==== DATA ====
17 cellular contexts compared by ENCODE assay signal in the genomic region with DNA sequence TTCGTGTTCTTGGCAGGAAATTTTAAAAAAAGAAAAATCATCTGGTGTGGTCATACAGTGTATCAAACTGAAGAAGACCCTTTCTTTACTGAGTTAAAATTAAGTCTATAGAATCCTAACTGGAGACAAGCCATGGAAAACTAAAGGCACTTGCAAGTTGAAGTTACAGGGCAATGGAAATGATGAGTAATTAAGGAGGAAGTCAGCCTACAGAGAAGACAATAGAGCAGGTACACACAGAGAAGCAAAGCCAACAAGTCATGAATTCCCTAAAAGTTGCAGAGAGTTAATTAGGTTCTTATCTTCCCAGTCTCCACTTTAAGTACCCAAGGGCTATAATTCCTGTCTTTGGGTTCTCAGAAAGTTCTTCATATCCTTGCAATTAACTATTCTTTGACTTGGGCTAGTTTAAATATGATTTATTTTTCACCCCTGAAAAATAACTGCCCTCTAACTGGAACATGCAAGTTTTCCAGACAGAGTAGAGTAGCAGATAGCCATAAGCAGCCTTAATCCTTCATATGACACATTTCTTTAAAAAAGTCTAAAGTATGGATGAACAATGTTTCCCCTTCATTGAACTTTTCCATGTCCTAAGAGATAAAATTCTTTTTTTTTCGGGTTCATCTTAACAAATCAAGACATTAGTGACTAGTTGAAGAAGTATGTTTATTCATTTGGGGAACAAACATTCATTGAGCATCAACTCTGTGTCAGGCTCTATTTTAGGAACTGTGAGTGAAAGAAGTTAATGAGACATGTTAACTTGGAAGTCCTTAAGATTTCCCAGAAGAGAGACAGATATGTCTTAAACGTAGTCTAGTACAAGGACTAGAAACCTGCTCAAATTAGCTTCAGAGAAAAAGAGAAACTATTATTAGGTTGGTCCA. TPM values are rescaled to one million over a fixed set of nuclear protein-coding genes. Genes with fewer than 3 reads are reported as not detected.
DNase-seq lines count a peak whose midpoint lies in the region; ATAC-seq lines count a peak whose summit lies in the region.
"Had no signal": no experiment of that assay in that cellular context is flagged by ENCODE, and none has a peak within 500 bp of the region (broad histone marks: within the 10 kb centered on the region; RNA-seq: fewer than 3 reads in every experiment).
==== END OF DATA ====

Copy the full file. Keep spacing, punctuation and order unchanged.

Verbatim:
17 cellular contexts compared by ENCODE assay signal in the genomic region with DNA sequence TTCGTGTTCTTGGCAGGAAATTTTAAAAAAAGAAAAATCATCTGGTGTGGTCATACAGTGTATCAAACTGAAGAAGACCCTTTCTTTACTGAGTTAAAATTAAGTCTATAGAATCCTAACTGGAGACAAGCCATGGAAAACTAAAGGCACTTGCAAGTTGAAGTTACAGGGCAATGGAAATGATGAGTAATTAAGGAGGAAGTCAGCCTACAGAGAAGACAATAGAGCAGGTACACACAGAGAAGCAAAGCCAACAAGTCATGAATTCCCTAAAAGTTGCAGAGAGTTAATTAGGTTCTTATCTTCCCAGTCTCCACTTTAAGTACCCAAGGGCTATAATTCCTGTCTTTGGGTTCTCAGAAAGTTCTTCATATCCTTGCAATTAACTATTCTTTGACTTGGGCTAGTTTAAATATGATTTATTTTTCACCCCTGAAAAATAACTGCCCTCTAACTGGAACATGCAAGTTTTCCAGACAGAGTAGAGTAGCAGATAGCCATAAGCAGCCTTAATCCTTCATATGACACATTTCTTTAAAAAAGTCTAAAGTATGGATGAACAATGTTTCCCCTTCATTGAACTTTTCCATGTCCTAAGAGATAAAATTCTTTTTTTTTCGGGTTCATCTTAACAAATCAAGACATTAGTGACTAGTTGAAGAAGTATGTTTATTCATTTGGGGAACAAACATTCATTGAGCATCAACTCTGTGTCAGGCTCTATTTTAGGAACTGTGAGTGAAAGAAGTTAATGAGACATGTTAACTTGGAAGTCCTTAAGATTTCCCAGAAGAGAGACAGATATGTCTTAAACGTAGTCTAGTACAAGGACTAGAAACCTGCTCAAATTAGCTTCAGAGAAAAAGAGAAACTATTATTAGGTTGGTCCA. TPM values are rescaled to one million over a fixed set of nuclear protein-coding genes. Genes with fewer than 3 reads are reported as not detected.
DNase-seq lines count a peak whose midpoint lies in the region; ATAC-seq lines count a peak whose summit lies in the region.
"Had no signal": no experiment of that assay in that cellular context is flagged by ENCODE, and none has a peak within 500 bp of the region (broad histone marks: within the 10 kb centered on the region; RNA-seq: fewer than 3 reads in every experiment).